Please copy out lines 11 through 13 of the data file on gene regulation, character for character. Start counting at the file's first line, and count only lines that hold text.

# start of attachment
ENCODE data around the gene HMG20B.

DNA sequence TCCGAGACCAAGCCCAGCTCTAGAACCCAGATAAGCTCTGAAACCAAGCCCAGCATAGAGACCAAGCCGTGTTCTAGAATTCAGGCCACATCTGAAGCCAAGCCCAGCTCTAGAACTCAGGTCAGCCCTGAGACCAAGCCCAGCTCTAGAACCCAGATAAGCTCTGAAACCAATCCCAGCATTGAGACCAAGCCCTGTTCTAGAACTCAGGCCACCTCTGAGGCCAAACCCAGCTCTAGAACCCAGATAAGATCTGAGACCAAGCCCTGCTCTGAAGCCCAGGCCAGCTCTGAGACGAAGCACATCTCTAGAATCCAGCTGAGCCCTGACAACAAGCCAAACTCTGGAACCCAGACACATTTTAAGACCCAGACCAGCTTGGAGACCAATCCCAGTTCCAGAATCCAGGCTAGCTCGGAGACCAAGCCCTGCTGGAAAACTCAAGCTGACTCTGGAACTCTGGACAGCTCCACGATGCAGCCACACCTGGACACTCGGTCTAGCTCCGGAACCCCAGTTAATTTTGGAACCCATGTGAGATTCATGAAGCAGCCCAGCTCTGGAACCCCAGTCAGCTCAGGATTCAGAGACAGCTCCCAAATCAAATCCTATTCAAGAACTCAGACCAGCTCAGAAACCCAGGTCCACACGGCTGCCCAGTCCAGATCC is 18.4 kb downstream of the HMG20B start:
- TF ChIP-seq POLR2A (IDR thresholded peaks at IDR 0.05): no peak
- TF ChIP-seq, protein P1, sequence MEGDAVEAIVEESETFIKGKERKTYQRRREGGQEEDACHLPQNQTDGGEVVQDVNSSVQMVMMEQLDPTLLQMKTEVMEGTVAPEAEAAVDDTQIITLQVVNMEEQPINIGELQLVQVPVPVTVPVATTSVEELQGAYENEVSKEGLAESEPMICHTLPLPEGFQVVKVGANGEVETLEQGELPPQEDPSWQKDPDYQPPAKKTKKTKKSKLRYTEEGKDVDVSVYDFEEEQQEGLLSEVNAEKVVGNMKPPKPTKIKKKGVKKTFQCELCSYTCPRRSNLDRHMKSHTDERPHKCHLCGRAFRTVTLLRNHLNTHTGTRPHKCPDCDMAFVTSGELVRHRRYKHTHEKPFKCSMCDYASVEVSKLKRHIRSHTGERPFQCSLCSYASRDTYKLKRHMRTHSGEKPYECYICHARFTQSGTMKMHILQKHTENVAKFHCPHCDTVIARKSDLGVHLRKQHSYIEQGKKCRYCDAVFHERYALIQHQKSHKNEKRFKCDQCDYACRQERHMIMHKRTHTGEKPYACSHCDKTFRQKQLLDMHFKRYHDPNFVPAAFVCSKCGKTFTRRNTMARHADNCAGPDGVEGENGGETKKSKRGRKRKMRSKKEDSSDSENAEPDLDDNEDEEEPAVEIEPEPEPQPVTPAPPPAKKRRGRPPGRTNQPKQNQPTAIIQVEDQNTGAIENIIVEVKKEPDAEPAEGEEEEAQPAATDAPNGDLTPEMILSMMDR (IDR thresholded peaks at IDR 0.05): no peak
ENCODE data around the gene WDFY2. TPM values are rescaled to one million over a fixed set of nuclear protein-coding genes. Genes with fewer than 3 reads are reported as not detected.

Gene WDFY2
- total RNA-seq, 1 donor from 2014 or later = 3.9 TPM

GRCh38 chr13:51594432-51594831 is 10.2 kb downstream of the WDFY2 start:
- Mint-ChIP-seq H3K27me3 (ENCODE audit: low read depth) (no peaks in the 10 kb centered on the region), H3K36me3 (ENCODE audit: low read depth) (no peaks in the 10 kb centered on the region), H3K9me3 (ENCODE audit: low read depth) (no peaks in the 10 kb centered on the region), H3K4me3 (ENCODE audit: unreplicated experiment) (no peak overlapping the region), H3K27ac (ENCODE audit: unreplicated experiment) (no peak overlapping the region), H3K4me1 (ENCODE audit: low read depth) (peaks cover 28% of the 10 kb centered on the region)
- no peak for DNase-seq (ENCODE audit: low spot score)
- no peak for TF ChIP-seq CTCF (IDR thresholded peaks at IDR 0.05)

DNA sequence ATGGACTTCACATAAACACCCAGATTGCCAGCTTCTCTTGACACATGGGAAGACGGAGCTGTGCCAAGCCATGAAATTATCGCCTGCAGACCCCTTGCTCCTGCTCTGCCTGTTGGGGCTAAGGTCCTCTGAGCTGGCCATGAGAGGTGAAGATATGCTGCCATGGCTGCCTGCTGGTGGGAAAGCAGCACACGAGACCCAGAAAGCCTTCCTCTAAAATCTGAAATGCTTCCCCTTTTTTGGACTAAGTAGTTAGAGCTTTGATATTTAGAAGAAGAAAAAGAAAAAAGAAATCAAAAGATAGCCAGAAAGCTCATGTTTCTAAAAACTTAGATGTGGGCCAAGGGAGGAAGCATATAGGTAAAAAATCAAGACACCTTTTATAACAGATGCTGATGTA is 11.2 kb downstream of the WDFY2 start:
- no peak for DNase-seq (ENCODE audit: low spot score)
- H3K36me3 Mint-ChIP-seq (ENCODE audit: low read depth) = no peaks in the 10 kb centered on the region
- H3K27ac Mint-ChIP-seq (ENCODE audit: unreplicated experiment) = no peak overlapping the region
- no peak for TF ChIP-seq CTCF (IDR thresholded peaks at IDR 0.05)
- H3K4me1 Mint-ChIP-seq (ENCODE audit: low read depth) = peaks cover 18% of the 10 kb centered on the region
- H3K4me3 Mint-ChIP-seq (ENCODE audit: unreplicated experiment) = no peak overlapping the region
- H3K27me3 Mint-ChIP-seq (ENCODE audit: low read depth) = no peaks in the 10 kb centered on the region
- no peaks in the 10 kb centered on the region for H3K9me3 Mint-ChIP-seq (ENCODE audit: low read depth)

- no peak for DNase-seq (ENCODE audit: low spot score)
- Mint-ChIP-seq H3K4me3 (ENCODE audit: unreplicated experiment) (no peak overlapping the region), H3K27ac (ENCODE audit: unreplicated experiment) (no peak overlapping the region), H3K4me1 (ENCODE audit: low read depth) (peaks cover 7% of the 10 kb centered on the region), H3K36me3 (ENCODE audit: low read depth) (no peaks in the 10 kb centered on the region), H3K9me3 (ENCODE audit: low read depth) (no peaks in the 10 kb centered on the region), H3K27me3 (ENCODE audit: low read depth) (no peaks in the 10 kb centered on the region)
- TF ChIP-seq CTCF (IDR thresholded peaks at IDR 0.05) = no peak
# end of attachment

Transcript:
- no peak for TF ChIP-seq CTCF (IDR thresholded peaks at IDR 0.05)

DNA sequence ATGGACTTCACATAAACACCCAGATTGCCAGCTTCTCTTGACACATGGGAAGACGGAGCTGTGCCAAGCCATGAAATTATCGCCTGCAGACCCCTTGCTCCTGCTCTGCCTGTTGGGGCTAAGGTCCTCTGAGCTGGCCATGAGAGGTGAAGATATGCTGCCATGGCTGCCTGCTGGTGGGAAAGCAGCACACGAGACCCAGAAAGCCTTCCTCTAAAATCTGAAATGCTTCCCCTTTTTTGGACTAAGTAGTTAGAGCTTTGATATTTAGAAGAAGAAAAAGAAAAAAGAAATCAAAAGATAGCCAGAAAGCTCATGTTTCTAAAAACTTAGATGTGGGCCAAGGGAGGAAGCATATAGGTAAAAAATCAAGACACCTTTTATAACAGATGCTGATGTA is 11.2 kb downstream of the WDFY2 start:
- no peak for DNase-seq (ENCODE audit: low spot score)